1 In the beginning was the Word, and the Word was with God, and the Word was God.
and the Word was with [face-to-face personally with] God
The word “with” here carries the idea of in company with. The Word was in conscious, personal, and eternal fellowship in the Trinity. He was a Person in living relationship and communication with the Trinity. The Father and the Son were in close proximity in eternity past. The Word was in God’s eternal presence. The Word and the Father had absolute imminent relationship within the Trinity. Jesus as the Word had a special fellowship within the Trinity.
The word “with” identifies the Word as a separate entity from God the Father. The Son was a separate entity from the Father. The distinction was not one of essence but of person. There was no opposition between the Father and the Son. They were completely oriented to each other. The Greek word “with” expresses both equality and distinction of identity in fellowship with God.
The Greek for the word “was” in this phrase shows that the Father and Son existed constantly in the past together (imperfect tense) in eternity and in their absolute state of being.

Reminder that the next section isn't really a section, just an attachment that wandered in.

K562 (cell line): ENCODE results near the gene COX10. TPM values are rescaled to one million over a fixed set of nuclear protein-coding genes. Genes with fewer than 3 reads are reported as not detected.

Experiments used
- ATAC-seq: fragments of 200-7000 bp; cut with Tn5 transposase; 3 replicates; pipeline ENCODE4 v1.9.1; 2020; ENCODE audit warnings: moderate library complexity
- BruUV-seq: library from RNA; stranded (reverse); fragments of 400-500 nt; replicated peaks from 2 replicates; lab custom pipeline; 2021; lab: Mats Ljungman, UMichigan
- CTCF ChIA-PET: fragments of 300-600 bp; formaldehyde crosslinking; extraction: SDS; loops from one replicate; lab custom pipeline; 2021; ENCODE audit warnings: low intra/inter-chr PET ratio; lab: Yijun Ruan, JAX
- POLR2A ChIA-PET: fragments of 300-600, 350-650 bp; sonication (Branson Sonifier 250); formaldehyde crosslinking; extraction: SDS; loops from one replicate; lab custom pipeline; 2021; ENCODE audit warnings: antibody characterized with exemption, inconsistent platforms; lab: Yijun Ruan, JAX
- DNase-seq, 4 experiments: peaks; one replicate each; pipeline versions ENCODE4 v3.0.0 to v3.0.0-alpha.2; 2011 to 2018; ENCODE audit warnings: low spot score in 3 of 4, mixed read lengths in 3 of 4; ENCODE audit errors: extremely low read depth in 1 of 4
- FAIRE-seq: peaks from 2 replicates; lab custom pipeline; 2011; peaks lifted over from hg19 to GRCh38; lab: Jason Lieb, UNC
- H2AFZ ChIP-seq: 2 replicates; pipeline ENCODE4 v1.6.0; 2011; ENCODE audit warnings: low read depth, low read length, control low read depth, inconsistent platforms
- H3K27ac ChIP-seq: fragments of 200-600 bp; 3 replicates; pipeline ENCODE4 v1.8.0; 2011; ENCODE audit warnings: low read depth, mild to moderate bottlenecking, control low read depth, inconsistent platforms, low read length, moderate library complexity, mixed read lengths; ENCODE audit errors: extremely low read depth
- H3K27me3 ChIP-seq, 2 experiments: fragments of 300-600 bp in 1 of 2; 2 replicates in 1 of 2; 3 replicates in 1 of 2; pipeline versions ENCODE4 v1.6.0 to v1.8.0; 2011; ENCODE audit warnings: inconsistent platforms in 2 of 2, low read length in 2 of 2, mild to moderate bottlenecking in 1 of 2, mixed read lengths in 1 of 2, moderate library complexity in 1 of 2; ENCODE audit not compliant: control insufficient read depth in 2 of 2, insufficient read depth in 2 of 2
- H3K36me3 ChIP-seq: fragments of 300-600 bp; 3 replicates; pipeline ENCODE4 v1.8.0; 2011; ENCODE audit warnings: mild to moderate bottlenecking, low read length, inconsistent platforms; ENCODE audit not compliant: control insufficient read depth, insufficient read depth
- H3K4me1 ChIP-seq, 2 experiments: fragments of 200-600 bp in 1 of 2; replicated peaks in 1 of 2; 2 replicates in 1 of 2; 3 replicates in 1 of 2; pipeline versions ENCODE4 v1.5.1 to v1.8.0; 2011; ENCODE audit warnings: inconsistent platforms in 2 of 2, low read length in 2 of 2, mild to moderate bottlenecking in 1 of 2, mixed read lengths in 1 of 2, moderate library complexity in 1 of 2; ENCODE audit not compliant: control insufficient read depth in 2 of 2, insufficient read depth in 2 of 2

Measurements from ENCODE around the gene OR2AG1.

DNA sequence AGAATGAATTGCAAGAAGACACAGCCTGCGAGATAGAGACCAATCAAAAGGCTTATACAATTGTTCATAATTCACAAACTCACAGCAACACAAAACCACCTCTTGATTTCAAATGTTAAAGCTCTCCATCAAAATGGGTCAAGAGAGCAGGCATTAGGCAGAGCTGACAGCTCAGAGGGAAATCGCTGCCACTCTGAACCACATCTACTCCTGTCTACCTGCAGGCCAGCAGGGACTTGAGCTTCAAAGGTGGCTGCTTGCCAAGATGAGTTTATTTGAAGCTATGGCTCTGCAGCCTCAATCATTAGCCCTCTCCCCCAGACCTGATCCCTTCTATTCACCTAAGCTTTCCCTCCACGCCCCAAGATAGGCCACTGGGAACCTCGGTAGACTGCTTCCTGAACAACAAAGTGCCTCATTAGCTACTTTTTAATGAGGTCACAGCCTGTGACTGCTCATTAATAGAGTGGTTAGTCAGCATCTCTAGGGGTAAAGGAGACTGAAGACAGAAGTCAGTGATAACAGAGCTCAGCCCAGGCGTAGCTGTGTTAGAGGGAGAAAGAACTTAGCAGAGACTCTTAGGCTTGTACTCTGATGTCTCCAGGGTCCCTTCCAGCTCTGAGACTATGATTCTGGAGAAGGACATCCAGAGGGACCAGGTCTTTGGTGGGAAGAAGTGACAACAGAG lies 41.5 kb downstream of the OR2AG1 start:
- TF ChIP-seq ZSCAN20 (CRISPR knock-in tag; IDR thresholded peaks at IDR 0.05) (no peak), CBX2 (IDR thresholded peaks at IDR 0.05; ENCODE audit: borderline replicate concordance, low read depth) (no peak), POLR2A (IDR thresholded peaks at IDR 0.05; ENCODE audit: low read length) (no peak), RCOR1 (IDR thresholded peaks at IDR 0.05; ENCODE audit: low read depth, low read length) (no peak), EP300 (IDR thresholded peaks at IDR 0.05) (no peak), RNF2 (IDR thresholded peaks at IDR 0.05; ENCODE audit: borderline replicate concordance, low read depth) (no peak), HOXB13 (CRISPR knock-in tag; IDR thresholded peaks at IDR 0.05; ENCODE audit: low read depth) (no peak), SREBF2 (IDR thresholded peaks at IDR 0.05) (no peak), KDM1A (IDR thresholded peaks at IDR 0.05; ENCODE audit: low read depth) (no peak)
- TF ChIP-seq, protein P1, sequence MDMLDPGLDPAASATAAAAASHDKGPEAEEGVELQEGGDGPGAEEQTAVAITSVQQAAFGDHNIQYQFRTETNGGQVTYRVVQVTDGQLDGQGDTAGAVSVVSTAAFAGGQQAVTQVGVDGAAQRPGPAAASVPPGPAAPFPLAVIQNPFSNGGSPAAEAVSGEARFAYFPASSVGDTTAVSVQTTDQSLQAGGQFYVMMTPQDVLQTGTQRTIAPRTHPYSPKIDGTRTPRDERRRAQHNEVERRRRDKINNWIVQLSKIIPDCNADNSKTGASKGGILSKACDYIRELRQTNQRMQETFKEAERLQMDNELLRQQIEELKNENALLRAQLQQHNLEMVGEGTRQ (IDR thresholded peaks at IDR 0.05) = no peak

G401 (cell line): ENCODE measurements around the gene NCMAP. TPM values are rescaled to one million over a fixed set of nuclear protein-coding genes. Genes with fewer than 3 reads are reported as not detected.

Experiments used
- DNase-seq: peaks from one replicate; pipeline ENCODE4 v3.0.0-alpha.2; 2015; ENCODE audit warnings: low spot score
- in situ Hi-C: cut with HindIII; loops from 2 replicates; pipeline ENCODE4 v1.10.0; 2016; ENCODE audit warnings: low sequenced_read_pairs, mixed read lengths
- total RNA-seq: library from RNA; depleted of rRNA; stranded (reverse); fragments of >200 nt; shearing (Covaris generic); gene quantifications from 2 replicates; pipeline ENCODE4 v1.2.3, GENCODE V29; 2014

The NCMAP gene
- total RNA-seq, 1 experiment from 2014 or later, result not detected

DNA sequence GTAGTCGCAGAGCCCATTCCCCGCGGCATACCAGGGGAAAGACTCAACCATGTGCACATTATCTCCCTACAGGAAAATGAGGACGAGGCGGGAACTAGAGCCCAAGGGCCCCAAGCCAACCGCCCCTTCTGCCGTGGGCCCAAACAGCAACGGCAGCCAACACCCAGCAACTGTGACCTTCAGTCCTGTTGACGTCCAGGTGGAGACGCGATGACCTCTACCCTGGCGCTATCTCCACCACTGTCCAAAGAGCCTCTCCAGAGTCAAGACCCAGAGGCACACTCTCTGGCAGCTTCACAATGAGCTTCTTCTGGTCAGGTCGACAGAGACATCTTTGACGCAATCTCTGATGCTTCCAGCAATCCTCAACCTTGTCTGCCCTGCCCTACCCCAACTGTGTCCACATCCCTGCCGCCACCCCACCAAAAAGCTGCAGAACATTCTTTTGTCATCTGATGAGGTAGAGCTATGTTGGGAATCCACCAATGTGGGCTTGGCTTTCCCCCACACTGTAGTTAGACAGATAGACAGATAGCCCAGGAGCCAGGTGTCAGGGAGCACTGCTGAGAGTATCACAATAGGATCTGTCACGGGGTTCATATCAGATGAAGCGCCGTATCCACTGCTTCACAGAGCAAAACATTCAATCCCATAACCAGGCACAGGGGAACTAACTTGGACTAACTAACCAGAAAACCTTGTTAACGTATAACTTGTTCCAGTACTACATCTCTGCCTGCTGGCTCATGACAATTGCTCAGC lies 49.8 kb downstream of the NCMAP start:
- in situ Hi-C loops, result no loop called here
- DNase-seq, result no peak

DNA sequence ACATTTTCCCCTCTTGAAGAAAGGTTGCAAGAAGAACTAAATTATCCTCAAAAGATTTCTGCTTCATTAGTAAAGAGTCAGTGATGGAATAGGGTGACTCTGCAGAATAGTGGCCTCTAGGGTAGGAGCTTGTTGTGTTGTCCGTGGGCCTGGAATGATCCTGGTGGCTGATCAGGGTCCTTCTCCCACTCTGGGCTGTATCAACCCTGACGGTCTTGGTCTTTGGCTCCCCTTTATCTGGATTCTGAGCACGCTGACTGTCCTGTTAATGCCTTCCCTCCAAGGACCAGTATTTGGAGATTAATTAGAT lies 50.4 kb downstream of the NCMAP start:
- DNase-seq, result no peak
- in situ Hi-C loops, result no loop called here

The Son continually exists in eternal fellowship with the Father.
The idea that Jesus was “with God” is an affirmation of His separate personality. The Father was one personality, the Son another, and the Holy Spirit yet another personality.
The Word or the Son did not simply co-exist with the Father, but He lived in active fellowship with Him. The Word was no mere attribute of God or an emanation from God. He was preexistent to creation with the Father (Jn 1:15, 18, 30; 3:13, 16, 17, 31; 6:38; 8:58; 17:5, 24). The “Word” was both separate from the Father and was God Himself (next phrase in the text).
The Word was “in the bosom of the Father” from all eternity:
No one has seen God at any time. The only begotten Son, who is in the bosom of the Father, He has declared Him. (John 1:18)
The Council of Nicea in AD 325 condemned Arianism, which is similar to the heresy of Jehovah’s Witnesses today. This heresy denied that the Son was either eternal or immutable.